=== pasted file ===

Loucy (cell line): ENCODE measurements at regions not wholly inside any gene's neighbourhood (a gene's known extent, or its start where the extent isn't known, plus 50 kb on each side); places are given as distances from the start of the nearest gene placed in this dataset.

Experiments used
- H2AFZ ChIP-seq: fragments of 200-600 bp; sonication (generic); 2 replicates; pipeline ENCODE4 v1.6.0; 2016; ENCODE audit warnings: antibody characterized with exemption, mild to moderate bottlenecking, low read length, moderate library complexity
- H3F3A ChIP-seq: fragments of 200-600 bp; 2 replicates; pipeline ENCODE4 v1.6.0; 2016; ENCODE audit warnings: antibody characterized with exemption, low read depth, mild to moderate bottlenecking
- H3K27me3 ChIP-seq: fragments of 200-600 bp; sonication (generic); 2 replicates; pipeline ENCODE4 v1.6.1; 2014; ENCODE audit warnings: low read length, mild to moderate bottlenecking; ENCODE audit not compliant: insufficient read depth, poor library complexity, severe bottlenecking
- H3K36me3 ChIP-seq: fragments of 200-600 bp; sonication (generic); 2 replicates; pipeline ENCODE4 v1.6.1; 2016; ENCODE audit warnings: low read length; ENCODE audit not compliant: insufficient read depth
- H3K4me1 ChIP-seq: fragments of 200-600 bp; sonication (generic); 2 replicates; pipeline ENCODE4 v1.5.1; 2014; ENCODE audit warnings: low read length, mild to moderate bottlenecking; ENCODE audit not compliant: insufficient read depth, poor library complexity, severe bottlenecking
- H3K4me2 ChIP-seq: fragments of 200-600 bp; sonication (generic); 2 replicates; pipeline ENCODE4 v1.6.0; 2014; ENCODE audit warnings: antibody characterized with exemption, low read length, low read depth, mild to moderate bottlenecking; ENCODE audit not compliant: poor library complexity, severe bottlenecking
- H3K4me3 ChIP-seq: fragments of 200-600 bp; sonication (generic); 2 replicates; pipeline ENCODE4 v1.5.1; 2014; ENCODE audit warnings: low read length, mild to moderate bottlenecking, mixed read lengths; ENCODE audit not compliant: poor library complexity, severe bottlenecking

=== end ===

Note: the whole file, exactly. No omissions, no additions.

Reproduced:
Loucy (cell line): ENCODE measurements at regions not wholly inside any gene's neighbourhood (a gene's known extent, or its start where the extent isn't known, plus 50 kb on each side); places are given as distances from the start of the nearest gene placed in this dataset.

Experiments used
- H2AFZ ChIP-seq: fragments of 200-600 bp; sonication (generic); 2 replicates; pipeline ENCODE4 v1.6.0; 2016; ENCODE audit warnings: antibody characterized with exemption, mild to moderate bottlenecking, low read length, moderate library complexity
- H3F3A ChIP-seq: fragments of 200-600 bp; 2 replicates; pipeline ENCODE4 v1.6.0; 2016; ENCODE audit warnings: antibody characterized with exemption, low read depth, mild to moderate bottlenecking
- H3K27me3 ChIP-seq: fragments of 200-600 bp; sonication (generic); 2 replicates; pipeline ENCODE4 v1.6.1; 2014; ENCODE audit warnings: low read length, mild to moderate bottlenecking; ENCODE audit not compliant: insufficient read depth, poor library complexity, severe bottlenecking
- H3K36me3 ChIP-seq: fragments of 200-600 bp; sonication (generic); 2 replicates; pipeline ENCODE4 v1.6.1; 2016; ENCODE audit warnings: low read length; ENCODE audit not compliant: insufficient read depth
- H3K4me1 ChIP-seq: fragments of 200-600 bp; sonication (generic); 2 replicates; pipeline ENCODE4 v1.5.1; 2014; ENCODE audit warnings: low read length, mild to moderate bottlenecking; ENCODE audit not compliant: insufficient read depth, poor library complexity, severe bottlenecking
- H3K4me2 ChIP-seq: fragments of 200-600 bp; sonication (generic); 2 replicates; pipeline ENCODE4 v1.6.0; 2014; ENCODE audit warnings: antibody characterized with exemption, low read length, low read depth, mild to moderate bottlenecking; ENCODE audit not compliant: poor library complexity, severe bottlenecking
- H3K4me3 ChIP-seq: fragments of 200-600 bp; sonication (generic); 2 replicates; pipeline ENCODE4 v1.5.1; 2014; ENCODE audit warnings: low read length, mild to moderate bottlenecking, mixed read lengths; ENCODE audit not compliant: poor library complexity, severe bottlenecking